Just 1 smart one ey? Damn.

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52 minutes ago, Scout said:

But all of them think it will increase the debt.

 

The University of Chicago’s Booth School of Business runs an ongoing survey of top economists spanning a wide number of specialties and political outlooks. The panel includes multiple Nobel Prize winners, White House veterans, and former presidents of the American Economic Association. Recently, they were asked about the Republican tax reform bills. The results weren’t encouraging.

 

The first question was straightforward. Would they agree that if the US passed a tax bill “similar to those currently moving through the House and Senate,” GDP would be “substantially higher a decade from now”? Of the 42 economists polled, only one thought the Republican bill would boost the economy. The plurality said it wouldn’t, and the remainder were uncertain or didn’t answer.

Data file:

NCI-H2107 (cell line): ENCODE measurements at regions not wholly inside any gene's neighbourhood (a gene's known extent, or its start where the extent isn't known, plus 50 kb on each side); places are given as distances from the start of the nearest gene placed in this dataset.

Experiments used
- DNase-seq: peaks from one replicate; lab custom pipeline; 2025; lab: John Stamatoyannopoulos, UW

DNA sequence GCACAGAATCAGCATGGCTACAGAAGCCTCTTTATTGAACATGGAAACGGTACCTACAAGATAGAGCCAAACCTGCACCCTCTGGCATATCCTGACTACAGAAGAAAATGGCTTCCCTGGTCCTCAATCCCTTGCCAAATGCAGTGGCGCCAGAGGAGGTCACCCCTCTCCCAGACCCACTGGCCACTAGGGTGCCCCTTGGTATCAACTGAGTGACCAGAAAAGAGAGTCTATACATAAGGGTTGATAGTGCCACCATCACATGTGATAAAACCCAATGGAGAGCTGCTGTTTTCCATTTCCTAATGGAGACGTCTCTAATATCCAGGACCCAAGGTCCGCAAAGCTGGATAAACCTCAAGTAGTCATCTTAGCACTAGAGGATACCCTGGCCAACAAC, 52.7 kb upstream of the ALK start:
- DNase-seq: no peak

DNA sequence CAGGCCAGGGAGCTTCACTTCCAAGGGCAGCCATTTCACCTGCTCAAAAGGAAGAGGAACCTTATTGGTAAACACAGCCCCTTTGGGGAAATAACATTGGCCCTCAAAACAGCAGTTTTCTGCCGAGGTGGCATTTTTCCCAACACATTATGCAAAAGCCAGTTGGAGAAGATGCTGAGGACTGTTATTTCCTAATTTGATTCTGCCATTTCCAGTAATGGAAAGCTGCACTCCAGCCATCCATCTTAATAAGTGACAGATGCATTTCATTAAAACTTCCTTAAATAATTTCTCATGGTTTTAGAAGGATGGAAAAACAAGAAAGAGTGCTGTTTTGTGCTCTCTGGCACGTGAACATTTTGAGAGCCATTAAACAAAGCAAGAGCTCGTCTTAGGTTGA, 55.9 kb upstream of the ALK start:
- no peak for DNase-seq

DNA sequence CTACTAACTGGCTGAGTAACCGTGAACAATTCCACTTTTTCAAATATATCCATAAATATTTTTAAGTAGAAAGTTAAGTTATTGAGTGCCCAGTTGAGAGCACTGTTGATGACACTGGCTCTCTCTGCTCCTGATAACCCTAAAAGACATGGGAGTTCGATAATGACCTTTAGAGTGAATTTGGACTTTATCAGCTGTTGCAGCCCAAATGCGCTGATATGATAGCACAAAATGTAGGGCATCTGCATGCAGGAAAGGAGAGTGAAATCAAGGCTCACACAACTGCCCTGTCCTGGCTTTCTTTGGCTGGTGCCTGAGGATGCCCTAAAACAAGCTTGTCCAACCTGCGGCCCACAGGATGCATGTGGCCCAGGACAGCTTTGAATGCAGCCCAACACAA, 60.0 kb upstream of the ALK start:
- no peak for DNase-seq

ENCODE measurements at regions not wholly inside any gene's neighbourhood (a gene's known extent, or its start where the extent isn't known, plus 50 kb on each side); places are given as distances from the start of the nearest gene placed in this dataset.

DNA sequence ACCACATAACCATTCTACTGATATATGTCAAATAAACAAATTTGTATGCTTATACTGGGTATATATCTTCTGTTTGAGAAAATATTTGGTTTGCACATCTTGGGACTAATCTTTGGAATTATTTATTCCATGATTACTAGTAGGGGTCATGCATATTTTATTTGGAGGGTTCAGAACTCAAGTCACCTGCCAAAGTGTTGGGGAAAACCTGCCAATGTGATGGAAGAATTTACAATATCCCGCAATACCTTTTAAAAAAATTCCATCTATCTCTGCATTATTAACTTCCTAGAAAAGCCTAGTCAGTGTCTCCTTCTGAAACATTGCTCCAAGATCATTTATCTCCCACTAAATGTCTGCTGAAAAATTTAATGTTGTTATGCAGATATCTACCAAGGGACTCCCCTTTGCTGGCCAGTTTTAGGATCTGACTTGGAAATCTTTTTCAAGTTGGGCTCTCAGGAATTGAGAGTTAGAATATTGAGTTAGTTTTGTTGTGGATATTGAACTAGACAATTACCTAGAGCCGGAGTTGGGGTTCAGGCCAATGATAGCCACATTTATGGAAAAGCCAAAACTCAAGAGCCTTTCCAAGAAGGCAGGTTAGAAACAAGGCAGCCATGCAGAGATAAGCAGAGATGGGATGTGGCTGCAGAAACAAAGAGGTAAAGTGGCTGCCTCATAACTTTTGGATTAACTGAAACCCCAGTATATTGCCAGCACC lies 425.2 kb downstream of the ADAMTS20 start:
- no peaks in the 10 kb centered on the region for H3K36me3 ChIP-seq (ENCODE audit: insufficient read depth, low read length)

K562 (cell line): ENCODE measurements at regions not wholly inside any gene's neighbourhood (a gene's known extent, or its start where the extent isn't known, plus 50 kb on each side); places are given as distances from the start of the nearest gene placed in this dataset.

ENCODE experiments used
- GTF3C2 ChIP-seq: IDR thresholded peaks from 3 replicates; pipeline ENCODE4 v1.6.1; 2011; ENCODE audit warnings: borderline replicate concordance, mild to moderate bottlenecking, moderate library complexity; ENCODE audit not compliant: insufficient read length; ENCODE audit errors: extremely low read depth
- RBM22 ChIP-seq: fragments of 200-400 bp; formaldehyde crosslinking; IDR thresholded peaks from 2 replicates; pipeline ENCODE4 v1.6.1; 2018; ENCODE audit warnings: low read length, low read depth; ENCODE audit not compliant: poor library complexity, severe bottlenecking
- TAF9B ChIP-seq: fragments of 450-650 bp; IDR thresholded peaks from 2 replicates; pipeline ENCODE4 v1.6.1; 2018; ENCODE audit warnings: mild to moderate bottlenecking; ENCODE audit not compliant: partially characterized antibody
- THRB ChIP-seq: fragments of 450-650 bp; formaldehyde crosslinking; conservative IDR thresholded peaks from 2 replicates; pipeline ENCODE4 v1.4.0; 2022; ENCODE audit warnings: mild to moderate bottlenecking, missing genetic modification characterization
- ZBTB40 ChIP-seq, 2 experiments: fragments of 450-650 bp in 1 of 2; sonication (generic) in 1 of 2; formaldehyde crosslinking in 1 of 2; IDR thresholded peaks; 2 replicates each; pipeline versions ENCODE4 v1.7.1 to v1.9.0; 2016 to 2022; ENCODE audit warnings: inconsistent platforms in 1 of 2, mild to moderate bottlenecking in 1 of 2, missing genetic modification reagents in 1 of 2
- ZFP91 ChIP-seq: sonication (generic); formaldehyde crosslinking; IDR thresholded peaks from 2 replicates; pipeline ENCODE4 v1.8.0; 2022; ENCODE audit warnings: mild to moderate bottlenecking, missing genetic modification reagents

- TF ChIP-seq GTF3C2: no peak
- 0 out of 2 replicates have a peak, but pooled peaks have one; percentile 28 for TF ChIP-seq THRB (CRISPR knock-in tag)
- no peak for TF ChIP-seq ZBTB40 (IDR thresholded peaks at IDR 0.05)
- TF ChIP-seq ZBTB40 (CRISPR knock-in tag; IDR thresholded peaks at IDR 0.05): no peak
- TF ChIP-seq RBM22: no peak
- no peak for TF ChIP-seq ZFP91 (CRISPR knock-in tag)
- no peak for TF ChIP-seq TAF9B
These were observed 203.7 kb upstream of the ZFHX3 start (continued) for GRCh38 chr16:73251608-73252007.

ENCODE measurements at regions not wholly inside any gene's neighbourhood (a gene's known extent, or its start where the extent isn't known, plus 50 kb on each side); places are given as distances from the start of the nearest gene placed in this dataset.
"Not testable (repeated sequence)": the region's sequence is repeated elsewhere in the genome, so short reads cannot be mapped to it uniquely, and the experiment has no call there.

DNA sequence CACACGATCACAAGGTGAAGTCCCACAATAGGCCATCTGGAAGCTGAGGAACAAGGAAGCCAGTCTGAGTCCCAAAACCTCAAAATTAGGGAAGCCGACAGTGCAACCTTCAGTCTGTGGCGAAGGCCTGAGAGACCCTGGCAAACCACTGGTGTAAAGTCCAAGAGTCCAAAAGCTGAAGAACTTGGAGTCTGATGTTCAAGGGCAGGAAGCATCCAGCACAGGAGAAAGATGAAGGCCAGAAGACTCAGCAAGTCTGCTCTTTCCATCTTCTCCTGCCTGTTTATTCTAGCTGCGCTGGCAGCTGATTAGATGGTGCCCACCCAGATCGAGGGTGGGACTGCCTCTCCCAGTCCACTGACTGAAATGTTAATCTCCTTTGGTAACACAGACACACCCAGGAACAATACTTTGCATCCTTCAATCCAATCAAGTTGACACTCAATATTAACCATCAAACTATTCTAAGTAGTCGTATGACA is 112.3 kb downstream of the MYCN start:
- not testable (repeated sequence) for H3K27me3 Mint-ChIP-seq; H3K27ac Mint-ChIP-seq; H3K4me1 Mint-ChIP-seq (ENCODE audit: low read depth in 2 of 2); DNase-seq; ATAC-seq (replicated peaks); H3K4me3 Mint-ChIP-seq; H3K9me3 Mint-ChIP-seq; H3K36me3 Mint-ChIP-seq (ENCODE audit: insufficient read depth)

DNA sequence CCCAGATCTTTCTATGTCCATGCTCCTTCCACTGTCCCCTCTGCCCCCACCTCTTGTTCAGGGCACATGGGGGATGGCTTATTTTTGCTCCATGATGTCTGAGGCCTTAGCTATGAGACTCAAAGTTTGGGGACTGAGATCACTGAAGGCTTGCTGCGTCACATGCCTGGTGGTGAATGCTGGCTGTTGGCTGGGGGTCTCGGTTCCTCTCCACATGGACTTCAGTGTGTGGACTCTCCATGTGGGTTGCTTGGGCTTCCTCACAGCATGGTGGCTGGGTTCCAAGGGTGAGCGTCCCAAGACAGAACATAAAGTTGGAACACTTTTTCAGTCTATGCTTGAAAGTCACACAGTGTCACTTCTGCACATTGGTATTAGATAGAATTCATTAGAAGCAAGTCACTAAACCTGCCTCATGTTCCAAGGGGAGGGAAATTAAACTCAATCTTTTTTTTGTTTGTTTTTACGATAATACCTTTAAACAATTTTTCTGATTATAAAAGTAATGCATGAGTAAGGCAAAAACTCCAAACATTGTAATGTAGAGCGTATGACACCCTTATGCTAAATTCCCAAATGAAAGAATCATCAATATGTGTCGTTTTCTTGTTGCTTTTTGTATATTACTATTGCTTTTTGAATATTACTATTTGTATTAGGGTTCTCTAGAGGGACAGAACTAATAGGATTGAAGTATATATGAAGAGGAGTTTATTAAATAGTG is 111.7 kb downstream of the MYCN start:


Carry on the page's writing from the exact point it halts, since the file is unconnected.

The survey includes an optional space for respondents to add a comment, and a few of the comments are notable. “Of course not,” wrote the University of Chicago’s Austan Goolsbee, who served as chief economist for President Obama. “Does anyone care about actual evidence anymore?”

 

The only economist to say the bill would increase GDP was Stanford’s Darrell Duffie, and he added the concern: “Whether the overall tax plan is distributionally fair is another matter.”

 

The second question asked whether passage of the Republican tax bills would mean “the US debt-to-GDP ratio will be substantially higher a decade from now than under the status quo.” Here, too, the news was grim from Republicans. In this case, all but one economist agreed that the bills would blow up the deficit, and the outlier, Stanford's Liran Einav, turned out to have misread the question — he later clarified that he also agrees the bill would add to the debt.

 

 

The GOP tax plan  is like their odious healthcare plans, it sucks, and quite deeply.

It sucks donkeyhonks, to be specific.